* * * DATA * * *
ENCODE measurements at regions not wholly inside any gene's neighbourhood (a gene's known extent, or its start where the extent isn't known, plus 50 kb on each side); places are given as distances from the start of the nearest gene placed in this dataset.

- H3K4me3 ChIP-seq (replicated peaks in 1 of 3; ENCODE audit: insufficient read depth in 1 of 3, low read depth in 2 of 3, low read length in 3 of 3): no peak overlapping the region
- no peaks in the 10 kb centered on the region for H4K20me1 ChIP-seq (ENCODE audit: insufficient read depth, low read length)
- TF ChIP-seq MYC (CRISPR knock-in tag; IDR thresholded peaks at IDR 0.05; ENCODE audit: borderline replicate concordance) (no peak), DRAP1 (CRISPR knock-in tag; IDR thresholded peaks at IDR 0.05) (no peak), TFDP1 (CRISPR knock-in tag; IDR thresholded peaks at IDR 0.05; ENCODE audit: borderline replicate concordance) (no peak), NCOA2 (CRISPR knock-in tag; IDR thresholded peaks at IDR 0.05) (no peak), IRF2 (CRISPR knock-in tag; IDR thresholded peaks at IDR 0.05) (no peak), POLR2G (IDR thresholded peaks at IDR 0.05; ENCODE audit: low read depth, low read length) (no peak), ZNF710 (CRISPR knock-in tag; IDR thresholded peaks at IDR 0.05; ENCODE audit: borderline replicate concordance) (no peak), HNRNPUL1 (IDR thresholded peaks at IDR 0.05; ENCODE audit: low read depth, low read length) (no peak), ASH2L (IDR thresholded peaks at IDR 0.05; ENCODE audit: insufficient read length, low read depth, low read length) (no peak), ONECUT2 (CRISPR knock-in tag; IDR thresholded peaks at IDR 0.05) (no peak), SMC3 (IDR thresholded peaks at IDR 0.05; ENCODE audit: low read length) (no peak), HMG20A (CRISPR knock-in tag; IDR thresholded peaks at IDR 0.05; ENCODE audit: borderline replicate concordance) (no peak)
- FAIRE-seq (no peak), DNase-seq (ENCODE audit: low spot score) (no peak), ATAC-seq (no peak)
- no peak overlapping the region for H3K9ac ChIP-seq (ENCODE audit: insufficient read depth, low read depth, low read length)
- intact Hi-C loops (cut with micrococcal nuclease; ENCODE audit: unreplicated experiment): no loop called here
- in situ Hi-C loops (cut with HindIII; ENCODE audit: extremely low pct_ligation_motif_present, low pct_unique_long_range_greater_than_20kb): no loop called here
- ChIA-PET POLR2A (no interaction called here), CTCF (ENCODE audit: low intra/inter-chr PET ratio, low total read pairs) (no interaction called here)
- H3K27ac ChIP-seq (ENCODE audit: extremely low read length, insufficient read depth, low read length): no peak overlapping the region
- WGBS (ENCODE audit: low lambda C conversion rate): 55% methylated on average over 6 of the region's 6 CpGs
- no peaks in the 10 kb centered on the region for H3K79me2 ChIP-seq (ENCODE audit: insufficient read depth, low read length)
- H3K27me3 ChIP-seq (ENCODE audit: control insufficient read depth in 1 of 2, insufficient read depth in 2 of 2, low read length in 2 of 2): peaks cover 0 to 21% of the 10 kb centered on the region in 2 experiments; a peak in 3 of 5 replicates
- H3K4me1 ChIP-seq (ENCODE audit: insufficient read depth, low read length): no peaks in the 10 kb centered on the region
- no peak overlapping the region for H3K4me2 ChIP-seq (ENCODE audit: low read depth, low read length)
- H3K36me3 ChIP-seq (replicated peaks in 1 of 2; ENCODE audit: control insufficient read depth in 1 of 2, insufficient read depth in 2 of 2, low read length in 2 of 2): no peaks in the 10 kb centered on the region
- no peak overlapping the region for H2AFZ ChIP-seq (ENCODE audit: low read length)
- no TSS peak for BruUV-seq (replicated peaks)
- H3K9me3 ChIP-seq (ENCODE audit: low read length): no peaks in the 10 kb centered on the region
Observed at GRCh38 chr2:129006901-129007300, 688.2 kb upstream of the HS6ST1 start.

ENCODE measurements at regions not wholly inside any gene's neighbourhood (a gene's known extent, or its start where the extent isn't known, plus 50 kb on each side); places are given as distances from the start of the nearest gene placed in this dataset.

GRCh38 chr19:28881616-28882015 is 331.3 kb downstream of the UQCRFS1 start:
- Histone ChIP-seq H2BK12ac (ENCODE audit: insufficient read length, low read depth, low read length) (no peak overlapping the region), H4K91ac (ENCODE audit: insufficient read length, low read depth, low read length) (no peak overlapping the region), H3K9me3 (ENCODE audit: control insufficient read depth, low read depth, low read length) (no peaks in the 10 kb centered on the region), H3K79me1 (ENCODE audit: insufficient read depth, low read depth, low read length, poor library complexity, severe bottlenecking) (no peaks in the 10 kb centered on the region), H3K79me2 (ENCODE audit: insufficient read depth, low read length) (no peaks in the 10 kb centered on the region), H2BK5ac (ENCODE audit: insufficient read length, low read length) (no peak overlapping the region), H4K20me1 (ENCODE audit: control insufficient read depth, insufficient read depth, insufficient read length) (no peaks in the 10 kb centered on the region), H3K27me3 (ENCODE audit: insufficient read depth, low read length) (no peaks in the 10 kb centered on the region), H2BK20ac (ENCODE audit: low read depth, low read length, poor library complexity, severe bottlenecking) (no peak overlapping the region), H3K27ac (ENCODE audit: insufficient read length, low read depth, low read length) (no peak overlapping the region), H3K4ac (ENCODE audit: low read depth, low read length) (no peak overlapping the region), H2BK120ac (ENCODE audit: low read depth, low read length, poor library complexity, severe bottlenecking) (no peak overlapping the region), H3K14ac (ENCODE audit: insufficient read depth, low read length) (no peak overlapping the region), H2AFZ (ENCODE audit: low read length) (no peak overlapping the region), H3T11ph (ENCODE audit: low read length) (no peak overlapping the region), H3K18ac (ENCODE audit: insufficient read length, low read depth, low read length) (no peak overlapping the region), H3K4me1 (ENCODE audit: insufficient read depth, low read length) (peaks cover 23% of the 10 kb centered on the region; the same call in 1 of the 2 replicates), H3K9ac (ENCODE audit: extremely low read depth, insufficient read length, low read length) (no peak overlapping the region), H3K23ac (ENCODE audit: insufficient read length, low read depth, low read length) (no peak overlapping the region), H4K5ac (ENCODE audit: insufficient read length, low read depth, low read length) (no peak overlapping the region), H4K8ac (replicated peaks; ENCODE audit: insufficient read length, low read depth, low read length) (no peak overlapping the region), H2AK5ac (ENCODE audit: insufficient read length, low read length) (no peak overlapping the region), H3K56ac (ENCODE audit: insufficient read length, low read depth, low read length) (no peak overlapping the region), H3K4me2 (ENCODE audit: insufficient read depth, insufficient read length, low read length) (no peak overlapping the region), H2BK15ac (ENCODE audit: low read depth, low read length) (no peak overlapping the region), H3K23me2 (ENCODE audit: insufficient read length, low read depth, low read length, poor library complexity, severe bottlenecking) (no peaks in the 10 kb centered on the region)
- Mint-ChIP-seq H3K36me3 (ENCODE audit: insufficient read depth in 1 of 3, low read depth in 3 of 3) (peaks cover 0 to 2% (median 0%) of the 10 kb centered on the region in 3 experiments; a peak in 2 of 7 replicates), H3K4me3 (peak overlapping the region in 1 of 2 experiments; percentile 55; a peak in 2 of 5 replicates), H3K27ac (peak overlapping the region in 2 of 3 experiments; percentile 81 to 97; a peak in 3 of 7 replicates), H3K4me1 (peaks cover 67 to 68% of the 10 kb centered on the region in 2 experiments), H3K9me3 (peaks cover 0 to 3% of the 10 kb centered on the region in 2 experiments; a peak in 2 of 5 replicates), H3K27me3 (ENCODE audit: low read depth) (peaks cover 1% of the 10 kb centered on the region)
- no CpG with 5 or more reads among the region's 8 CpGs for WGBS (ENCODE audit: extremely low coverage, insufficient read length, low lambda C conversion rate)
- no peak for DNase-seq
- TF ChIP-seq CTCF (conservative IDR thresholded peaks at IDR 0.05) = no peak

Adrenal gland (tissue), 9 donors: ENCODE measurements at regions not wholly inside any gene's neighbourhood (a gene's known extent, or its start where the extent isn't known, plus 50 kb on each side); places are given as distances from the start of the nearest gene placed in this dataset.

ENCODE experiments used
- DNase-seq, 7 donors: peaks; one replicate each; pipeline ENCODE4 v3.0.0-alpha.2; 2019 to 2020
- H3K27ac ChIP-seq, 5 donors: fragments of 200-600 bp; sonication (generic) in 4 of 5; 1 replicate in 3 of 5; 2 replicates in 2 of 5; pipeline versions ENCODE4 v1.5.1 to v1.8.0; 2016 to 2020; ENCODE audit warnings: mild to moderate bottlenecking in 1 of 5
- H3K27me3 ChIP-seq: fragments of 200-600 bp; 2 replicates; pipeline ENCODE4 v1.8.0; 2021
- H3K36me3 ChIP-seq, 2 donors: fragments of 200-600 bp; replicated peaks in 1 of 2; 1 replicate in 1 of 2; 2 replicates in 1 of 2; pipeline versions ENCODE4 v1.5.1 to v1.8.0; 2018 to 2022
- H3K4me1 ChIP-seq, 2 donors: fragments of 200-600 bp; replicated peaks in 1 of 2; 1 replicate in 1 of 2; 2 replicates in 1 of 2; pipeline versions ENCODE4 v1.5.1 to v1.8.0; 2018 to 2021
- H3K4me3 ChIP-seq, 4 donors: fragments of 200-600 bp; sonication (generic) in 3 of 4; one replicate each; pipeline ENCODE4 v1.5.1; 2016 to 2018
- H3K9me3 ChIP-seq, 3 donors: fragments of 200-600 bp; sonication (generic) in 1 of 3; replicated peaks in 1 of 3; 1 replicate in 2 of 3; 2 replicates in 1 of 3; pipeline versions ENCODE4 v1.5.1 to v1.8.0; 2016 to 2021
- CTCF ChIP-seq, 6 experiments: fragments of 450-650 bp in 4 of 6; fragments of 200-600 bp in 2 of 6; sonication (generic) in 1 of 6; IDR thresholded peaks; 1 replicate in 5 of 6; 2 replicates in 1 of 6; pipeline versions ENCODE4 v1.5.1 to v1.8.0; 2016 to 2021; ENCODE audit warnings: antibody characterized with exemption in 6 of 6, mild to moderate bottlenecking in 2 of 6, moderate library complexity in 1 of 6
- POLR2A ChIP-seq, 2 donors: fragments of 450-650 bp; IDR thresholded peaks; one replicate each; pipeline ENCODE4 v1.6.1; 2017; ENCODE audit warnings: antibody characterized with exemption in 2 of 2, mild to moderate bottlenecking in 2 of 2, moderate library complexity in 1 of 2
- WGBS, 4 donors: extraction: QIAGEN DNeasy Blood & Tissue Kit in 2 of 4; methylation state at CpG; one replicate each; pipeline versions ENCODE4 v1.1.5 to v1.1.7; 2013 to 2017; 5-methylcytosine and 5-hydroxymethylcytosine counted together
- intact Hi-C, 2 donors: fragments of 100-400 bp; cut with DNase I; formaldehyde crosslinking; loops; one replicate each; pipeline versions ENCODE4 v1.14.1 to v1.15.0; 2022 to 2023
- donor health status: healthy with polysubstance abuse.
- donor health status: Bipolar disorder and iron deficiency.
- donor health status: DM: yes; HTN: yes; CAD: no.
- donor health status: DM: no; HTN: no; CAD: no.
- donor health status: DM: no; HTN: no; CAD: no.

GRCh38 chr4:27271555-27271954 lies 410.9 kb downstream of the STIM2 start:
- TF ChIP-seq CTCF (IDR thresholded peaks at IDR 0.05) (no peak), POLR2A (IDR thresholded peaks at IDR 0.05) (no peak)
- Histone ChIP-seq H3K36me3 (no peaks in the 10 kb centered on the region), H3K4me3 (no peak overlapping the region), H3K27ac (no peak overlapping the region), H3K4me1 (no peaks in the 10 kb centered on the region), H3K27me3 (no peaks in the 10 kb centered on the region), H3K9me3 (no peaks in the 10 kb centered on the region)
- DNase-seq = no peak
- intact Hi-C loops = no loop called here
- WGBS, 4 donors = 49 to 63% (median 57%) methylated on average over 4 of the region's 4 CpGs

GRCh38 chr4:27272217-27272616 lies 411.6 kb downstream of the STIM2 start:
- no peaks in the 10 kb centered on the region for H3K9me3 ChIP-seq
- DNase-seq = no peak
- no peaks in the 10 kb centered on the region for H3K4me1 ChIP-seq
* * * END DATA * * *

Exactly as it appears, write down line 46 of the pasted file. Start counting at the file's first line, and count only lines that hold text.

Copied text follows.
GRCh38 chr4:27271555-27271954 lies 410.9 kb downstream of the STIM2 start: